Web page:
Getting back to my Bible study group… Great damage is done both in families and churches when errant views of suffering and how to engage the sufferer prevails.  I have several powerful and painful patient stories that reflect this horrid and cruel way of treating one who was recently bereaved.  Is it any wonder that elderly John the Apostle concluded his worship services by exhorting his congregation to “Love one another, for love is of God.” 

Chaplain colleagues, comfort your patients and their families.  They need what you provide. 




Thursday, March 24, 2016

The Book of Job—A Resource for Hospice Chaplains

What has shaped your pastoral counseling?  What is you theology of theodicy?  What is your denominational background and what are the positive attributes of that and what are the negative attributes?  For instance, if you have a weak theology of theodicy your pastoral counsel will reflect that and come across as shallow.  If you come from a mainline denomination that is characterized by judgment and condemnation more so than by grace and mercy, your pastoral counsel will reflect that as well.  The stakes are incredibly high in hospice chaplaincy.  None of us can be closed to self-evaluation about our style of providing pastoral counsel. Yet, sad to say, there are Chaplains that are very convinced that suffering (the subject hospice chaplaincy deals with the most) is caused by personal sin and the patient or family need to get right with God.  Actually, that theory is centuries old.  Recently, our Chaplains at Cornerstone Hospice presented an in-service to their IDT’s on “Suffering: What it looks like, feels like, and sounds like.” So, I thought I would use a couple of posts here to explore the Book of Job for its value to hospice Chaplains.


It is always good to have a mentor in ministry.  A mentor can share by example what to do, what to say, how to handle things and how to say things.  I introduce you to three mentors from the Book of Job:  Eliphaz, Bildad, and Zophar.  They have degrees in counseling (like most hospice Chaplains).  They are Jobs friends and ‘counselors’.


In Job 2:11-13 we read: “Now when Job’s three friends heard of all this adversity that had come upon him, they came each one from his own place, Eliphaz the Temanite, Bildad the Shuhite and Zophar the Naamathite; and they made an appointment together to come to sympathize with him and comfort him. When they lifted up their eyes at a distance and did not recognize him, they raised their voices and wept. And each of them tore his robe and they threw dust over their heads toward the sky. Then they sat down on the ground with him for seven days and seven nights with no one speaking a word to him, for they saw that his pain was very great.”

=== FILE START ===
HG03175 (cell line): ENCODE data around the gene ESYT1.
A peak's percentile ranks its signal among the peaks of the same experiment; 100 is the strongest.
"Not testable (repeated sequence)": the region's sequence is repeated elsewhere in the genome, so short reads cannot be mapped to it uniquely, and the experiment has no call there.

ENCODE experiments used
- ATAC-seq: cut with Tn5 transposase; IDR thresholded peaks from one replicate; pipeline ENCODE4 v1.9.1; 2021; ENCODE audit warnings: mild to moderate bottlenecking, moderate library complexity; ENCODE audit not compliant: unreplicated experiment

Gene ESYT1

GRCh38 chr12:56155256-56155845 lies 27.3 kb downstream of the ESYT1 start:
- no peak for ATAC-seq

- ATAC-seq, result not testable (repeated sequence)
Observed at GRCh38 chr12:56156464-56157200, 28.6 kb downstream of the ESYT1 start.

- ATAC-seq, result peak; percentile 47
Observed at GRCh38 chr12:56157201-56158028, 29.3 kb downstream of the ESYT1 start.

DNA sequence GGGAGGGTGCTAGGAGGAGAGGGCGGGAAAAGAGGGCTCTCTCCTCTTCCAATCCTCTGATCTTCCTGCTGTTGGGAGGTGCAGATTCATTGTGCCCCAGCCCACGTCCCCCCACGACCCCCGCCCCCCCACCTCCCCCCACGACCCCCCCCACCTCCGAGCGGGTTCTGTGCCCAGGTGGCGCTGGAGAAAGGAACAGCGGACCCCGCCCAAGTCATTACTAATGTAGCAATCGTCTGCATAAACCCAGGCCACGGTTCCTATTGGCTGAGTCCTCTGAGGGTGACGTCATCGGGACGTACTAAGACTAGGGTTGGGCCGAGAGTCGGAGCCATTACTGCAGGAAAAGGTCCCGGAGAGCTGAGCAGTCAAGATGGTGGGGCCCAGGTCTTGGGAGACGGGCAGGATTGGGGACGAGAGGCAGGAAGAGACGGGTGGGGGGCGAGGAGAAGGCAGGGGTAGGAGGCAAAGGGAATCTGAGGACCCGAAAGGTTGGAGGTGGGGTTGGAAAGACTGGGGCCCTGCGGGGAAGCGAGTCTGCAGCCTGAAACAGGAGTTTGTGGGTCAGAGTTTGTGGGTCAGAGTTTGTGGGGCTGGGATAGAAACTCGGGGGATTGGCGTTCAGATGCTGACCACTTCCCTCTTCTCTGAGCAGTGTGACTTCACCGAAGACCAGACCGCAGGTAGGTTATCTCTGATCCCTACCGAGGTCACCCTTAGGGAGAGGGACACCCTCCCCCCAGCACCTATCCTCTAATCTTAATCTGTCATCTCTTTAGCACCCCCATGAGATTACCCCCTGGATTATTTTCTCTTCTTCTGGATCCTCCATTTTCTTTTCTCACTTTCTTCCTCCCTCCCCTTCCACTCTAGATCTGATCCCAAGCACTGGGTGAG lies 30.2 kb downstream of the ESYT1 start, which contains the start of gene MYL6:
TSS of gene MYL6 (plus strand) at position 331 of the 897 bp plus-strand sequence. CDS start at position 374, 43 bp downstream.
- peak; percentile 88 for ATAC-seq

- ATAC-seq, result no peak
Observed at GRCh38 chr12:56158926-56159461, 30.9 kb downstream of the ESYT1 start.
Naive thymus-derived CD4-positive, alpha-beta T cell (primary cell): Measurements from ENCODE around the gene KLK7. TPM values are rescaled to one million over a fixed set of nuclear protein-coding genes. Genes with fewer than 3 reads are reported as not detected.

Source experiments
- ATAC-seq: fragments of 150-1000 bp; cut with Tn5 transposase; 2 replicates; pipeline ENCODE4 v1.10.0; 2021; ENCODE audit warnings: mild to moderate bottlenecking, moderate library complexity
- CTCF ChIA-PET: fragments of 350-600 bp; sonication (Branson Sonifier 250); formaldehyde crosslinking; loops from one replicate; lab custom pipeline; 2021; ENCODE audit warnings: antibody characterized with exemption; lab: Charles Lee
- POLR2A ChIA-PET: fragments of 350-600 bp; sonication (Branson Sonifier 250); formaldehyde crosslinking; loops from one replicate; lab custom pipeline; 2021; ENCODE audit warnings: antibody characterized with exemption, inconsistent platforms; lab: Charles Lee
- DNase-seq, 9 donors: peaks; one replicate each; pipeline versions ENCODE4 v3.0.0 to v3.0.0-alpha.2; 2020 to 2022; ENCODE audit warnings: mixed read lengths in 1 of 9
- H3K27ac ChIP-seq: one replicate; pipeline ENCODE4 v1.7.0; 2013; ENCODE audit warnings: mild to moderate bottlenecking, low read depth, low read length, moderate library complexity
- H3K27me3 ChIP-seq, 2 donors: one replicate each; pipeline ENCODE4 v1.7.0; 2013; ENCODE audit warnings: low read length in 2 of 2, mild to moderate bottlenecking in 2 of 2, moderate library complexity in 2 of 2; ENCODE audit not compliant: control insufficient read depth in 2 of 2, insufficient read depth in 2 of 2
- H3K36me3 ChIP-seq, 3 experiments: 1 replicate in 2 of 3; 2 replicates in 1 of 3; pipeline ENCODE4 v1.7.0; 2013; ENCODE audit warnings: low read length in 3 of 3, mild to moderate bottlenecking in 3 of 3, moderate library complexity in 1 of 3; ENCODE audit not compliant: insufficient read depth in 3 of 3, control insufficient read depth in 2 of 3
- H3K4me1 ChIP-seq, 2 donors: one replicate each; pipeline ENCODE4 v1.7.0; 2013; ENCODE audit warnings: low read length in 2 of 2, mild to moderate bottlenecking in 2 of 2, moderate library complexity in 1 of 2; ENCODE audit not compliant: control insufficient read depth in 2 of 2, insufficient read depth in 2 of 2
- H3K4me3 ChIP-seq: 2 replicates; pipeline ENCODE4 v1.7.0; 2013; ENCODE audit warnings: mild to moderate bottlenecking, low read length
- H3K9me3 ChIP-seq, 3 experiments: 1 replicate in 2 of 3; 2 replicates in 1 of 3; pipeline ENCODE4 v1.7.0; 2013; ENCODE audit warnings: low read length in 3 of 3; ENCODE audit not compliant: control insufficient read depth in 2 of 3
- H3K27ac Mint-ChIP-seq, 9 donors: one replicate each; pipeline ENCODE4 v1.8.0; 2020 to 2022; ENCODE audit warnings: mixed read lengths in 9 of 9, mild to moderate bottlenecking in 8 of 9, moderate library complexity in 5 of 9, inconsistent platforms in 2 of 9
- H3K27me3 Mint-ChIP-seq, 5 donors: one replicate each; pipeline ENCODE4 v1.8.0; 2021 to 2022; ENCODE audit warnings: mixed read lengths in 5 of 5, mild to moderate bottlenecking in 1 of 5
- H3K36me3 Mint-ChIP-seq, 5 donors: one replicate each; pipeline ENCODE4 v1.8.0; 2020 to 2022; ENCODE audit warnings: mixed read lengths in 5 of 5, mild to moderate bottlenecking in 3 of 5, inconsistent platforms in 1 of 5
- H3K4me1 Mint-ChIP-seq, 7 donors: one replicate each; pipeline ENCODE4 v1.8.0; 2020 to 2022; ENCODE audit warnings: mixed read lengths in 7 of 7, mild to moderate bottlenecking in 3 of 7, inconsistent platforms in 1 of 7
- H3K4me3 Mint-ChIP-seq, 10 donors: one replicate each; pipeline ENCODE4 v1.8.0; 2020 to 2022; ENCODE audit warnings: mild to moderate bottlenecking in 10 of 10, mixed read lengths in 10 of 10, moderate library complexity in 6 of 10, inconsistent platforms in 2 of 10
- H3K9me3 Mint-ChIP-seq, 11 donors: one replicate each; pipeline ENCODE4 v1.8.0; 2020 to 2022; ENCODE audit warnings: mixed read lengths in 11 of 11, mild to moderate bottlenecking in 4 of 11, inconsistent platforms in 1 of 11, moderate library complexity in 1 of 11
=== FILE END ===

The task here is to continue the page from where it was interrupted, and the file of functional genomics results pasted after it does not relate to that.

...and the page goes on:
Upon seeing Job and his countenance, they wept, the tore their robes, threw dust over their heads, sat down with Job for 7 days and nights, and they were silent.  Have you noticed that preachers/pastors have a hard time with silence?  If you came into hospice chaplaincy from a parish pastor role you know what I mean.  Consider silence as therapeutic.  It is.  What these three friends did was remarkable.  They were moved by Job’s pain and they responded in grace and love.  Think of a patient or a family you are working with now.  Are they just “one more” to be cared for?  How do Job’s friends in this passage inform your chaplaincy?  Is there something you will do differently?  What is that?


In our next post we will explore how to be a horrible pastoral counselor. 

Wednesday, March 23, 2016

Work/Life Balance

How does a Chaplain attain balance between work and life?  To answer this question we need to review expectations of work so we can meet the expectations of life.